Community Development Advocacy Foundation, CODAF, also known as Rural Community Empowerment Initiative, an NGO, has called on the Federal Government to halt proposed plans of opening up more mining fields.
CODAF made the call during a media parley to analyse the decision by the Federal Government to start mining for seven minerals such as coal, iron ore, bitumen, gold, limestone, lead-zinc and barite.
According to CODAF, the Federal Government has always been reactive rather than proactive to critical issues.
CODAF, an environmental advocacy NGO that seeks to bridge the communication gap between the grassroots and policymakers, noted that over time mining activities had resulted in erosion, sinkholes, loss of biodiversity, and the contamination of soil, groundwater and surface water by the chemicals discharged from mining processes.
Mr. Benin Richard, the Executive Director of CODAF, said: “These processes also have impacted the atmosphere through the emission of carbon, which affects the quality of human health and infrastructure.
“Meanwhile, mining activities in Nigeria have not complied with strict environmental impacts assessment and best environmental management standards to ensure that people’s lives and wellbeing are preserved and ensure that the mined area returns to its original state.
“Series of lead poisoning in Zamfara State, led to the deaths of at least 163 people between March and June 2010, including 111 children.
“This would have been an avoidable situation if only the government had the proper mechanisms and policies in place.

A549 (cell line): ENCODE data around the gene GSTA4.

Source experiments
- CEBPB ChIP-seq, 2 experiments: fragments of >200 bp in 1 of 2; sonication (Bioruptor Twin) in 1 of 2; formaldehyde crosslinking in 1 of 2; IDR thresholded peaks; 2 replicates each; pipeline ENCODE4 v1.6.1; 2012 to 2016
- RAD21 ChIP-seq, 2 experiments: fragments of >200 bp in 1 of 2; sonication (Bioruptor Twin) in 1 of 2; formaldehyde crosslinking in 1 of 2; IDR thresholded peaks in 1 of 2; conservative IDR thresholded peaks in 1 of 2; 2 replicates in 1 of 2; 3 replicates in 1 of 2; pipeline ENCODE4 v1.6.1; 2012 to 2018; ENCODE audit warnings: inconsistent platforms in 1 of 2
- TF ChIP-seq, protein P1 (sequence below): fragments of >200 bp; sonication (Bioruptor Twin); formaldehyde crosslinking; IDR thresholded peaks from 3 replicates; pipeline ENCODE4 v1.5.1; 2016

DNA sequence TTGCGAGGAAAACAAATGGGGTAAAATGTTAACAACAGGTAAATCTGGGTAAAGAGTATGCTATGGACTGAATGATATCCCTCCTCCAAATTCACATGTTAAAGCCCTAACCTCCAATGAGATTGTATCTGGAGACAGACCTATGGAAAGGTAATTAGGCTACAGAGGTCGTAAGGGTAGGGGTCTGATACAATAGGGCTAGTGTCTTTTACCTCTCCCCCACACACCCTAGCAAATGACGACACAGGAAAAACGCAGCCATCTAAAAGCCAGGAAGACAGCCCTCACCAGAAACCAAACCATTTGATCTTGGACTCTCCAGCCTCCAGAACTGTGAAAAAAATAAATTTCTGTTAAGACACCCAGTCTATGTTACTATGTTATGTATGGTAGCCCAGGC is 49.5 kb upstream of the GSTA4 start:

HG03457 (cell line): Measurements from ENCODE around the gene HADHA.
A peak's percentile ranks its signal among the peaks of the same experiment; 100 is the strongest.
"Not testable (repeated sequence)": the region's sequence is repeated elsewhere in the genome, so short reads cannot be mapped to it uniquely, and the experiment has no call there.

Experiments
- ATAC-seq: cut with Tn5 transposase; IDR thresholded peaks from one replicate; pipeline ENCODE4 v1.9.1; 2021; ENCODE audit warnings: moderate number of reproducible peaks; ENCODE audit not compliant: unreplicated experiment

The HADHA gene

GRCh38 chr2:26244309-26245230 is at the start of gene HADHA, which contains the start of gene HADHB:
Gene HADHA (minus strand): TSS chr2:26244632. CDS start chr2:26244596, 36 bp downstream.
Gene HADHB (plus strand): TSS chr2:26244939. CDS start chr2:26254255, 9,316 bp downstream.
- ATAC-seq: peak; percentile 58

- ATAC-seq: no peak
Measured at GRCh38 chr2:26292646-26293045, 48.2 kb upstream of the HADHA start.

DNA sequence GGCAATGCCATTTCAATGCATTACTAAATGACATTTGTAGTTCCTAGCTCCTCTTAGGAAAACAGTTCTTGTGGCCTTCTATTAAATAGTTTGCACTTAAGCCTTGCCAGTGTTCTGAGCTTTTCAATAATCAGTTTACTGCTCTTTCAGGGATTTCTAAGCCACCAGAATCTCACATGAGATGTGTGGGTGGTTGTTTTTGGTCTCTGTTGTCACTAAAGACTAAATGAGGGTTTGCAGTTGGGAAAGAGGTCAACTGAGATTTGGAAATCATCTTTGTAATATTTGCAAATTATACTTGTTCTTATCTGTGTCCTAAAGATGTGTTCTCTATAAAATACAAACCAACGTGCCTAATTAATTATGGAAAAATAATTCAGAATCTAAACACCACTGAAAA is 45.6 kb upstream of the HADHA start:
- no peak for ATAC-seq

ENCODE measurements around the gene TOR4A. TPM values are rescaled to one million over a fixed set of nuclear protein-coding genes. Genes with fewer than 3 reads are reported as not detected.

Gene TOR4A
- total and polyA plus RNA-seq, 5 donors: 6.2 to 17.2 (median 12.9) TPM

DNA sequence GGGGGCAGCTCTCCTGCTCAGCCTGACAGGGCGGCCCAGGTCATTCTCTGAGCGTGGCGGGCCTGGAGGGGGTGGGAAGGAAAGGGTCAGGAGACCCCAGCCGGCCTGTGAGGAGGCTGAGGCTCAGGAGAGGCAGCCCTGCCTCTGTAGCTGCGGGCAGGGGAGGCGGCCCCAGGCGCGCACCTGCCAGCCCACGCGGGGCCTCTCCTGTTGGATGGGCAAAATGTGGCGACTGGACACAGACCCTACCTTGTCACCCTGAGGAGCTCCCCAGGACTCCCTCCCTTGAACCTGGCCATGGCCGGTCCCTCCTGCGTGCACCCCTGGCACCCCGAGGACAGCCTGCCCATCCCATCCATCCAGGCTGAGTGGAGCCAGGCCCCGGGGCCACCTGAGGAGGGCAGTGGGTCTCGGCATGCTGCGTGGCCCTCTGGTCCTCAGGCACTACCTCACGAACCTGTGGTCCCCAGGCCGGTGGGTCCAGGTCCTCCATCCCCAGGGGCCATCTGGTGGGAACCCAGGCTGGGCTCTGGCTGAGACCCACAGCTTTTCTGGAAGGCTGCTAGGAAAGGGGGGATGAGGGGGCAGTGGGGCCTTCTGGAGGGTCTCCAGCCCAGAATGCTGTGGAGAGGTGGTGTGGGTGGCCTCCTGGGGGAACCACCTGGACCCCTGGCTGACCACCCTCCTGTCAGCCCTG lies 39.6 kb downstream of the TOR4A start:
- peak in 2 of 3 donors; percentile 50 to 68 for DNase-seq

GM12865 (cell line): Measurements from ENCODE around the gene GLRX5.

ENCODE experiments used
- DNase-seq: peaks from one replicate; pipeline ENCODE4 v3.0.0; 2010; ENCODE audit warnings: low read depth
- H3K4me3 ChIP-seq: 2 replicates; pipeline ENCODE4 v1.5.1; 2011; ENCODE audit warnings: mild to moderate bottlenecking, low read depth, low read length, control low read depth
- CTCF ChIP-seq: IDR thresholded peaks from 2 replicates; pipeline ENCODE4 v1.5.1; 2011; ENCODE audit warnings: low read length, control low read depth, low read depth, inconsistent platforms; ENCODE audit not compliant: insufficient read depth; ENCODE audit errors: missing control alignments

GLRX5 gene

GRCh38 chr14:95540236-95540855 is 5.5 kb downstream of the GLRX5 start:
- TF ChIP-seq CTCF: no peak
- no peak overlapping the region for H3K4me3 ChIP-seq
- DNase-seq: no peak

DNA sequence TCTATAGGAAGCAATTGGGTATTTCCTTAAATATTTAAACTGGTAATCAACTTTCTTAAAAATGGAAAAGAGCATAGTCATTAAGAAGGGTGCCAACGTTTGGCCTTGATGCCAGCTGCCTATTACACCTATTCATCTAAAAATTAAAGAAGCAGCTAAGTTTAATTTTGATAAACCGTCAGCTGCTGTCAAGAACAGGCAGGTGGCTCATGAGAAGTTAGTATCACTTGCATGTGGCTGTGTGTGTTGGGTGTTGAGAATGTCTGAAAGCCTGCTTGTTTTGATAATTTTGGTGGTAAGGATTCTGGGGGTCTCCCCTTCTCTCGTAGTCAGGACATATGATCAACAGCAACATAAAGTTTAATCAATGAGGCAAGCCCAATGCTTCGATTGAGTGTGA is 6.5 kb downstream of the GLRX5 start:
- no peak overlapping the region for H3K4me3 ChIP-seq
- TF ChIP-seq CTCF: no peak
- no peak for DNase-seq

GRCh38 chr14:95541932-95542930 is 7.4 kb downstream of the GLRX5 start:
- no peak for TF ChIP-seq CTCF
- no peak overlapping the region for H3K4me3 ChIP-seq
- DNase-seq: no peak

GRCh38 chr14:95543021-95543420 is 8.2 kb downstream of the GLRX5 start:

“Thus, the government and its various institutions should desist from their ‘no problem school of thought’ in their approach to everything and begin to consider the interest of the environment and the livelihood of the people.”
The group further called on the Federal Government to come up with the statistics of the revenue contributed to the economy by the mining sector for the purpose of accountability.
Also supporting the call for the Federal Government to halt the craving for the mining of more solid minerals was Titigbe Onyeka, the National Lead Volunteer for CODAF.
He pointed out that “efforts by successive governments to address the Niger Delta environmental and social problems for over six decades now and since the beginning of series of protest against environmental damage and loss of livelihoods, had not yielded positive results.
According to him, like oil exploration, going into mining will further expose Nigerians to another environmental crisis.
He noted that greenhouse-gas emissions, GHGs, of the coal mine and its product will increase global total concentrations of GHGs at a time that the world is thinking of cutting down on GHG emissions to meet generally agreed climate targets.
His words: “We can’t risk putting Nigeria communities in jeopardy, especially now that the world is trying to be sustainable.
“There is an urgent need for the Federal Government to begin to look beyond mining and focus on sustainable livelihoods and income generation.”
Titigbe further stated that it will be hypocritical if the government opens up more mining sites rather than addressing the problem the mining sector has created over these years.
Also speaking, Mr. Ubrei-Joe, M. Mariere, members of CODAF’s board of directors, agreed that the Federal Government should put in place a system that would design a new policy framework for a post-COVID-19 economic recovery system that would not impact the environment, the health of the people and their sources of livelihoods negatively.
They urged the Federal Government to do a field visit to impacted communities and re-evaluate the impacts of mining on the environment and the host communities with adequate commitment to land reclamation and payment of compensation to impacted communities before talking about opening up new sites.